Manufacturing struggles not to fall from the last year's peaks
Manufacturing performance can be viewed as moderately positive in the first quarter, with no significant departures from the high base achieved at the turn of 2017.
Both external and domestic demand remained strong and the level of production capacity utilisation was rising from quarter to quarter. The future, however, is less certain as industrial confidence both in Latvia and the European Union countries overall is volatile and has been following a downward trend in the most recent months.
According to seasonally adjusted data, manufacturing output contracted by 0.8% quarter-on-quarter in the first quarter of 2018. Despite this fall, the calendar adjusted year-on-year rise in the first quarter of 2018 remains quite impressive at 4.5%. Almost all manufacturing sub-sectors continue to report growth, with notable exceptions being manufacture of beverages and the sub-sector comprising installation and repair of machinery and equipment as well as repair of ships and boats.
Within the last three months, from February to April, industrial confidence in Latvia has slightly deteriorated. Moreover, declining economic sentiment and industrial confidence indicators are reported for the EU countries overall, which could signal potential problems in Latvia's major trade partners. This being said, however, it is too early to speak about any negative trends as the confidence indicators are prone to volatility and are also affected by various one-off factors. Sector representatives also do not perceive any near-term problems as regards their external markets. Shortage of qualified labour and global commodity prices, particularly the exceptionally high rise of wood prices in the first quarter (albeit already starting to unwind in April), were factors having a more limiting effect on performance.
The rapidly rising wood prices caused some tensions in the wood industry: some saw this as a good opportunity to earn profit, while others faced a problem of how to buy production inputs without ending up in the red. The last winter/spring season was relatively successful for the producers of wood pulp and energy products like wood chips and particles, whereas woodworking businesses using round wood as their production input had to face the challenges posed by the elevated costs in addition to the already-mentioned limited availability problem. As to the availability of raw materials, it has improved over the most recent months. The high prices have tempted the owners of private woods to harvest timber from previously unprofitable felling sites. Moreover, the weather conditions in February and the beginning of March were favourable for logging, and timber imports from Lithuania have also grown. The magnitude of price changes differed across various products (veneer logs, pulpwood, sawlogs, etc.) and even across Latvia's regions. In Courland, the demand for raw materials and prices are higher than in other regions due to the proximity of ports and the fact that many logging businesses give preference to exports. Overall, this price volatility is an obstacle to balanced development of the sector and forward business planning, from estimating the potential impact of price adjustments on the monthly cash flow to planning future investment and finding motivation to expand business. Similar developments are also observed in other sectors. Many producers have to address the challenge of declining profit margins caused by the fact that the rising global commodity prices increase production costs, while the potential to put higher prices on final products is limited.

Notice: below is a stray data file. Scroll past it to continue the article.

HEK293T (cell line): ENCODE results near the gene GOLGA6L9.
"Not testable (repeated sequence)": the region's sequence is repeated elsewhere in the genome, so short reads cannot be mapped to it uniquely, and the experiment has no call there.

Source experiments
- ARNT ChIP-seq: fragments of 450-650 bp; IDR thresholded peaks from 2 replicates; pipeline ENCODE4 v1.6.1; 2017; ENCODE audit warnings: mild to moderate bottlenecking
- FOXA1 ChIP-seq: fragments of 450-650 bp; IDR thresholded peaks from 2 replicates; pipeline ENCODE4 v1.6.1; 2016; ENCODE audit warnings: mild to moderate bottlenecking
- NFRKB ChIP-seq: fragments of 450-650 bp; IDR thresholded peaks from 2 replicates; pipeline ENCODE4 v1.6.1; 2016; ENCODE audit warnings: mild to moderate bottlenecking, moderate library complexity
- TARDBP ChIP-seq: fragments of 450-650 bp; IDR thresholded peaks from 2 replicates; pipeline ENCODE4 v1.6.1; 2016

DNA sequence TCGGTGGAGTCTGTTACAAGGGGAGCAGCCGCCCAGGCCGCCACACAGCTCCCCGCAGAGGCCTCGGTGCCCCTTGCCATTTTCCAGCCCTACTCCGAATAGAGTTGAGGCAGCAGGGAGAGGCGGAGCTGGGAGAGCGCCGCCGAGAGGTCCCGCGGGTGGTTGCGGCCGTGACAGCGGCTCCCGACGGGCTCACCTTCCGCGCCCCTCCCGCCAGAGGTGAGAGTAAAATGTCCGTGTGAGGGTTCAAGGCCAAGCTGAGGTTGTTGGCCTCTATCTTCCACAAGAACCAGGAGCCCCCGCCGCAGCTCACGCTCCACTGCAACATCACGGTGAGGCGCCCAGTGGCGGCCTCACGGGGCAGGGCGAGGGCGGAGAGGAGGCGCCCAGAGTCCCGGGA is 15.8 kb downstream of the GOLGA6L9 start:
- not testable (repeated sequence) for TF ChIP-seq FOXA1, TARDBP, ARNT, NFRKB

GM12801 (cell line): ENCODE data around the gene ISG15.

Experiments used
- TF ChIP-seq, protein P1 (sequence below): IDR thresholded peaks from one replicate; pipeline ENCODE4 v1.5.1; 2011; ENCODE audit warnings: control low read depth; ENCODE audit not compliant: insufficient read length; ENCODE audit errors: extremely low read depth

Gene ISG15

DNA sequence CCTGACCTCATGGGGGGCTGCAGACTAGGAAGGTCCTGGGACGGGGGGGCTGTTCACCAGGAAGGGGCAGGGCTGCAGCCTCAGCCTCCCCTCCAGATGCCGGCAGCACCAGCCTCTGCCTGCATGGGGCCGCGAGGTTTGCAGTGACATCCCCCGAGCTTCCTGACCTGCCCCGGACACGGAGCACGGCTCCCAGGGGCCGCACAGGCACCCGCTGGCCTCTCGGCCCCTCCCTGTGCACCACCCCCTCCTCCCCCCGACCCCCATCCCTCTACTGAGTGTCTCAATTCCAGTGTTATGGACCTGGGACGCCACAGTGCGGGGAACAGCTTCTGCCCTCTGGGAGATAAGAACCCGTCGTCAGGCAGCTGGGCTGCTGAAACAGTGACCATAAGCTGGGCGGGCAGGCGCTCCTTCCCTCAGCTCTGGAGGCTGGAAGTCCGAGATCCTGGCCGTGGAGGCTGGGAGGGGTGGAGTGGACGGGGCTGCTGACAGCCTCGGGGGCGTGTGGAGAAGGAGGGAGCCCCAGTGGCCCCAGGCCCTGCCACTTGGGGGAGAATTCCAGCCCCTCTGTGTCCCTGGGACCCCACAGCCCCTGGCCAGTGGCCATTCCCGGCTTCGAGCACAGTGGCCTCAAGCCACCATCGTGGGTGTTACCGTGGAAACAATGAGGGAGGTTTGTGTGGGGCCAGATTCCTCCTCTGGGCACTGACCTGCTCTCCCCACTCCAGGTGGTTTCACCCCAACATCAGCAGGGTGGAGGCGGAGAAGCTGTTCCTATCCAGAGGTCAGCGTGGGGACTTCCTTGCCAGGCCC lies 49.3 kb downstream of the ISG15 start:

One of the major problems faced by manufacturing is the shortage of labour. At the same time, this could serve as an incentive to increase the degree of automation and invest in more simple-to-handle equipment as well as support the development of higher quality products and services. Similar processes are observed in virtually all sub-sectors. For example, the importance of quality and service factors in manufacture of building materials is growing: the focus is on products that can be more easily handled in production (and usually are more expensive) and on delivery at an exact time and to an exact location. Manufacturers of building materials admit that this is a tendency that can be expected to persist as several major construction projects have been launched, the availability of EU funds is high and after a several years' break the housing insulation improvement programme has restarted. These changes affecting automation and demand support productivity gains. Nevertheless, much more sizeable investment could be desired as the level of capacity utilisation in manufacturing companies is rising higher and higher. And despite the sector and business representatives mentioning the importance of automation and their plans in this regard, data on investment in machinery and equipment show no significant "leap" at the moment.
Volume indices of manufacturing sub-sectors in Q1 2018 (%; year-on-year; output weights in %)